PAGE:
This is a great post and, as a person with a long term (usually invisible) disabling medical condition preventing me from working, I can definitely relate.

However I don't think that merely asking what someone does for a living is ableist. People ask this question of each other all the time, it's just normal small talk in our society and I think quite innocent. If someone has just met you, how are they to know that they mustn't ask a question of you that they'd usually ask to other people? This is especially so if you have an invisible disability.

I don't particularly like being asked what I do for a living, in fact I dread it, but I can't blame the other person for asking, especially as my disibility is often invisible and so to them, it's a perfectly reasonable question. I can blame them however if, when told that I am not working right now due to ill health, they ask intrusive follow up questions. That's a different issue entirely.

I can empathise with the idea that we should not have to tell people about our medical status, that it's none of anyone's business. This is true. Sometimes I just say that I'm unemployed right now and leave it at that. It's not a lie, but it's not the whole truth. How I respond to that question depends on the situation and the person.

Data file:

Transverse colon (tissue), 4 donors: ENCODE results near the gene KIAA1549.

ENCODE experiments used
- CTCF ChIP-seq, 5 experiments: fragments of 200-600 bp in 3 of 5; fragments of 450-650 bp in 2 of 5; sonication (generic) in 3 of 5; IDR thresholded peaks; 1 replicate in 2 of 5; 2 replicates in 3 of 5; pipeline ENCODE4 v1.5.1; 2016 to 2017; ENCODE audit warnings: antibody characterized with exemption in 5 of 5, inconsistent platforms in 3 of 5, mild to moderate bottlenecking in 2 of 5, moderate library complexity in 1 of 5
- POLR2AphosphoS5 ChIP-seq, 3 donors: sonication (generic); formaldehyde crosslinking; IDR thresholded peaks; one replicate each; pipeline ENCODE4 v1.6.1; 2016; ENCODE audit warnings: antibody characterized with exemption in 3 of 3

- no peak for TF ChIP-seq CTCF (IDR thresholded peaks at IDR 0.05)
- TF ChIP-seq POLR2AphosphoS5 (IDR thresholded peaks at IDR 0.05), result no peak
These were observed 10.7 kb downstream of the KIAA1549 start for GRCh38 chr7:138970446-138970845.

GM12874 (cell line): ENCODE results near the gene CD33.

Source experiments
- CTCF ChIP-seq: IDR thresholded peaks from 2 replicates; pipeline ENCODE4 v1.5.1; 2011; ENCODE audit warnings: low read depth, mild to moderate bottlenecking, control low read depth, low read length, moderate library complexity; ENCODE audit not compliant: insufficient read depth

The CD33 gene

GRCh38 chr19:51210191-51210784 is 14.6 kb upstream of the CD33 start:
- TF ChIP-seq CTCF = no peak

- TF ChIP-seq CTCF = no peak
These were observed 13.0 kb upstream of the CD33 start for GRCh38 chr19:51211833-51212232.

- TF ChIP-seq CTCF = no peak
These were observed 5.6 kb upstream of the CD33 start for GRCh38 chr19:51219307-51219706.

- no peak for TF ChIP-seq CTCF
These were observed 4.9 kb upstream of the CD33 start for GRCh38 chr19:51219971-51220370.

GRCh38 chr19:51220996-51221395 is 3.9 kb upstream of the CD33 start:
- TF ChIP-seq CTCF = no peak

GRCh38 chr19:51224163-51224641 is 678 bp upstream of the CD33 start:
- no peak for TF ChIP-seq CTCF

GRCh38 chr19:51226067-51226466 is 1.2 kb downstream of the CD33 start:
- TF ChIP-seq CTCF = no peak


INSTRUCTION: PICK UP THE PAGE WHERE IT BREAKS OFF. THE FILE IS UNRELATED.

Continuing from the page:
I do feel that our society places too much emphasis on paid work determining a person's worth and in an ideal world we would replace questions like 'what do you do?' with 'what do you like?' and so forth. However realistically I think we have to accept that able bodied people are going to ask us what we do for a living, perfectly innocently. It would be unreasonable to expect everyone to try and assess whether the person they are speaking to has a disability and therefore whether it is okay to ask what work they do.

It's not the asking of the question that is the problem really, it's the reacting negatively to the answer.

yond_cassius said...

Thank you for writing this post. Even at an age when I could conceivably be a full time student I find it difficult to take, especially when followed up with "well, what do you want to do" or having a series of questions that lead to having to explain my experiences in a way that doesn't frighten the other person (I have severe depression combined with psychosis and anxiety, and lost the last job because of the workplace's inability to cope with a severely depressed employee.)